Zora Neale Hurston? Apocryphal?
Dear Quote Investigator: Futurists use the horizon metaphorically to help explain the limits of prediction. As one approaches the horizon, more of the world becomes visible, but there are always vast regions that remain invisible because they are beyond the horizon. I think the Harlem Renaissance author Zora Neale Hurston employed the ever receding horizon figuratively in one of her novels. Would you please help me to find a citation?
Quote Investigator: Zora Neale Hurston’s 1937 work “Their Eyes Were Watching God” included the following discussion of the character Nanny. Emphasis added to excerpts by QI: 1
But Nanny belonged to that other kind that loved to deal in scraps. Here Nanny had taken the biggest thing God ever made, the horizon—for no matter how far a person can go the horizon is still way beyond you—and pinched it in to such a little bit of a thing that she could tie it about her granddaughter’s neck tight enough to choke her.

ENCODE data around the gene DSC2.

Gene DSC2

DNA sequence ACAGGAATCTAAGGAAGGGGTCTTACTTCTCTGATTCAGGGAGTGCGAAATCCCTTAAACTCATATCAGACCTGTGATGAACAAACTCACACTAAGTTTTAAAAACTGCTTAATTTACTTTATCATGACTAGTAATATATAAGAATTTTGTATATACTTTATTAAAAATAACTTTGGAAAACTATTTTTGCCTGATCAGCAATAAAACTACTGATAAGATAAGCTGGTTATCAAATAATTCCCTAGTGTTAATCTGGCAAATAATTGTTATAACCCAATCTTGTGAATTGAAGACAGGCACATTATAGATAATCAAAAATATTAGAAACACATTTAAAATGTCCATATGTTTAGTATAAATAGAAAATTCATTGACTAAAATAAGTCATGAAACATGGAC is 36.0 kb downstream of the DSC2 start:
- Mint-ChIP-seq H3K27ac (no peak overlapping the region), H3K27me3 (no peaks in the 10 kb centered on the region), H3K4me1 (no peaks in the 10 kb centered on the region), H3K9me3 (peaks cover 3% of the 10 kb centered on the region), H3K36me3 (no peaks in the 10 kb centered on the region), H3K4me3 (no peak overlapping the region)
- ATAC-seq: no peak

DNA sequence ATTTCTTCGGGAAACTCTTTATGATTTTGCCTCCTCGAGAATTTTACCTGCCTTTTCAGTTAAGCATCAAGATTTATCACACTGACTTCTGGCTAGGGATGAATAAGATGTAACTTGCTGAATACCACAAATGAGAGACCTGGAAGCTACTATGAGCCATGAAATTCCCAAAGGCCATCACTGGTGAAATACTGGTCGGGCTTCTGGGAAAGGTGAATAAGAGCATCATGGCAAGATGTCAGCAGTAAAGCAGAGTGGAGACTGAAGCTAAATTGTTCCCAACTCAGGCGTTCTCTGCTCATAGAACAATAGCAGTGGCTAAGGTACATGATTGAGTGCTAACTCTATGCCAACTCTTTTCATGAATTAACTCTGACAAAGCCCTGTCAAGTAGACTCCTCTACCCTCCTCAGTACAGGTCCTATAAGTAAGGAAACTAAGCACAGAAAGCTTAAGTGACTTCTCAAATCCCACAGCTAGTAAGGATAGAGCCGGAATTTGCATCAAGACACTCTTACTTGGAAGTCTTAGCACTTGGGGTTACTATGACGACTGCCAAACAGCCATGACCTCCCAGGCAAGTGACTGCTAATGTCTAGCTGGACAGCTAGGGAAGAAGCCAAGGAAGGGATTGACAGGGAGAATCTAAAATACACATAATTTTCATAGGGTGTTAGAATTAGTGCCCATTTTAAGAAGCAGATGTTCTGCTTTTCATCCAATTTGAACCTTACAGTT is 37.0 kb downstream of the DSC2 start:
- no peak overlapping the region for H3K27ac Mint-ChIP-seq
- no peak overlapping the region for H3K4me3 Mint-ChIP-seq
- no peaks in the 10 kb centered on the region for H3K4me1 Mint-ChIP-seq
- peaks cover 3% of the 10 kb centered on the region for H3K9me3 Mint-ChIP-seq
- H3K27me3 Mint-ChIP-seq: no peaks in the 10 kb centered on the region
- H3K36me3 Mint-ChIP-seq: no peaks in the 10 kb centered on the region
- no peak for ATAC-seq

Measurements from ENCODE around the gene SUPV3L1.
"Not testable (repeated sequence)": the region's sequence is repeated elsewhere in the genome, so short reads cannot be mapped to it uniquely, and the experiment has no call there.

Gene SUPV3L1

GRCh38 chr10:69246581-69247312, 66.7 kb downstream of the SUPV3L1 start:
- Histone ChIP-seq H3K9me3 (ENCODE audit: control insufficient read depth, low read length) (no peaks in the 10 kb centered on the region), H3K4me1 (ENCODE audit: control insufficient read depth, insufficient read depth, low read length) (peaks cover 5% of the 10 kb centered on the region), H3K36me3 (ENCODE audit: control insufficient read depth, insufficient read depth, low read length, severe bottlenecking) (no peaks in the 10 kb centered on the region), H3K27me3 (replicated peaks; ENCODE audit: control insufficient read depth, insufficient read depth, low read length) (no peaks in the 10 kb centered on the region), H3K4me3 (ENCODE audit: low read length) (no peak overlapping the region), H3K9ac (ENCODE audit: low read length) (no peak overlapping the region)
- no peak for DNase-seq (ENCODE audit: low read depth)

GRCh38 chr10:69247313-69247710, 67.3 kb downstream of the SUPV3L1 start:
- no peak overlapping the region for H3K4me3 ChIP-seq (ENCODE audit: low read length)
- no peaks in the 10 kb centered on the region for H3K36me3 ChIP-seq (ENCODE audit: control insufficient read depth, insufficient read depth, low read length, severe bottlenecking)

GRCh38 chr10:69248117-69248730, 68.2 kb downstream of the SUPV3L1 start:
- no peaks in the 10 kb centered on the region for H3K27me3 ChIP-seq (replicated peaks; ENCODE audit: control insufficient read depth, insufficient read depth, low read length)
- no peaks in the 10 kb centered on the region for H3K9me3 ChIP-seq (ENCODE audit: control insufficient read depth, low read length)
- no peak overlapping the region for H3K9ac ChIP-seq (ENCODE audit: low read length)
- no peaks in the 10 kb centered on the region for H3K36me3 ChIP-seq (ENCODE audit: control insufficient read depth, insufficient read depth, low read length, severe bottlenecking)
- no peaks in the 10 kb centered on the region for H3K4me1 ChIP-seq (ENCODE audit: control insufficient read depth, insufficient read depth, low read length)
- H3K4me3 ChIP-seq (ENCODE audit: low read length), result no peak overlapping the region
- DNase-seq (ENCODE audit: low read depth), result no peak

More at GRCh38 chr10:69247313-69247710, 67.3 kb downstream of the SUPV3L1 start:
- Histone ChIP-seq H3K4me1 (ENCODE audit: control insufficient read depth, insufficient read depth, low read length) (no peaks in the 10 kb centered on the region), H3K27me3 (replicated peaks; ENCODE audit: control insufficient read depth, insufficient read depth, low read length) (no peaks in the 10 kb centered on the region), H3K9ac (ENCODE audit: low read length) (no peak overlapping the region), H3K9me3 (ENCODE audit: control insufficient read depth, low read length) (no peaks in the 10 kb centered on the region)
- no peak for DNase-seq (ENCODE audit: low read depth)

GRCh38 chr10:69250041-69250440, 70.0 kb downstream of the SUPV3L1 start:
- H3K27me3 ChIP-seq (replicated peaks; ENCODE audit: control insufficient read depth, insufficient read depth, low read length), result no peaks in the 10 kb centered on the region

Below are additional selected citations in chronological order.
- 1978 (Copyright 1937), Their Eyes Were Watching God: A Novel by Zora Neale Hurston, Chapter 9, Quote Page 138, University of Illinois Press, Urbana, Illinois. (Verified with scans) ↩